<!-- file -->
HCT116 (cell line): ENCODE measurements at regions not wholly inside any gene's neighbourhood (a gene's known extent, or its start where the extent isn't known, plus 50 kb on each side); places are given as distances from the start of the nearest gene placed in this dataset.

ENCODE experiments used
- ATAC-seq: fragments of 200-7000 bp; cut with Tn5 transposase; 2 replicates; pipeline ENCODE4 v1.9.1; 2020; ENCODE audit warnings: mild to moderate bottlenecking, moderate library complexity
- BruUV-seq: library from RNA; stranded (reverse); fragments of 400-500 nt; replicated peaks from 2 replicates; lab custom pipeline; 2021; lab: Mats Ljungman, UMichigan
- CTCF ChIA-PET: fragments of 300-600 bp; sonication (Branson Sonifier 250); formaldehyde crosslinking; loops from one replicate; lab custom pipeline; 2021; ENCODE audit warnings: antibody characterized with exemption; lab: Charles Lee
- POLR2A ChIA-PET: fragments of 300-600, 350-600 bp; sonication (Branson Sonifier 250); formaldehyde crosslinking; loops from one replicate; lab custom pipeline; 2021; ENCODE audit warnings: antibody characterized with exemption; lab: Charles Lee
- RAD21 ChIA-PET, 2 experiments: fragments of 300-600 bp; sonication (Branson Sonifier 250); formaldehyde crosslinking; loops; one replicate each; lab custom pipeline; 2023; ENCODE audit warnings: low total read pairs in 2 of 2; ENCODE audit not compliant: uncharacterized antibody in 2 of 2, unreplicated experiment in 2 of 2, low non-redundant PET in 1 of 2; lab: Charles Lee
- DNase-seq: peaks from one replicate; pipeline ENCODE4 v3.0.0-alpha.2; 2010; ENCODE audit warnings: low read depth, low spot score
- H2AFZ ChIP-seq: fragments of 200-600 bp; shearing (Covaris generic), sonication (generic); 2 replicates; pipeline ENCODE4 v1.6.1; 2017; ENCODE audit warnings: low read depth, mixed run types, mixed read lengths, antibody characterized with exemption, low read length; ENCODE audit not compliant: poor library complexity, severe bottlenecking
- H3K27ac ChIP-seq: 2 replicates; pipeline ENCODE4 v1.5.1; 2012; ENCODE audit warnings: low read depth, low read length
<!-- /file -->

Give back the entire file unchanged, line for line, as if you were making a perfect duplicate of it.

HCT116 (cell line): ENCODE measurements at regions not wholly inside any gene's neighbourhood (a gene's known extent, or its start where the extent isn't known, plus 50 kb on each side); places are given as distances from the start of the nearest gene placed in this dataset.

ENCODE experiments used
- ATAC-seq: fragments of 200-7000 bp; cut with Tn5 transposase; 2 replicates; pipeline ENCODE4 v1.9.1; 2020; ENCODE audit warnings: mild to moderate bottlenecking, moderate library complexity
- BruUV-seq: library from RNA; stranded (reverse); fragments of 400-500 nt; replicated peaks from 2 replicates; lab custom pipeline; 2021; lab: Mats Ljungman, UMichigan
- CTCF ChIA-PET: fragments of 300-600 bp; sonication (Branson Sonifier 250); formaldehyde crosslinking; loops from one replicate; lab custom pipeline; 2021; ENCODE audit warnings: antibody characterized with exemption; lab: Charles Lee
- POLR2A ChIA-PET: fragments of 300-600, 350-600 bp; sonication (Branson Sonifier 250); formaldehyde crosslinking; loops from one replicate; lab custom pipeline; 2021; ENCODE audit warnings: antibody characterized with exemption; lab: Charles Lee
- RAD21 ChIA-PET, 2 experiments: fragments of 300-600 bp; sonication (Branson Sonifier 250); formaldehyde crosslinking; loops; one replicate each; lab custom pipeline; 2023; ENCODE audit warnings: low total read pairs in 2 of 2; ENCODE audit not compliant: uncharacterized antibody in 2 of 2, unreplicated experiment in 2 of 2, low non-redundant PET in 1 of 2; lab: Charles Lee
- DNase-seq: peaks from one replicate; pipeline ENCODE4 v3.0.0-alpha.2; 2010; ENCODE audit warnings: low read depth, low spot score
- H2AFZ ChIP-seq: fragments of 200-600 bp; shearing (Covaris generic), sonication (generic); 2 replicates; pipeline ENCODE4 v1.6.1; 2017; ENCODE audit warnings: low read depth, mixed run types, mixed read lengths, antibody characterized with exemption, low read length; ENCODE audit not compliant: poor library complexity, severe bottlenecking
- H3K27ac ChIP-seq: 2 replicates; pipeline ENCODE4 v1.5.1; 2012; ENCODE audit warnings: low read depth, low read length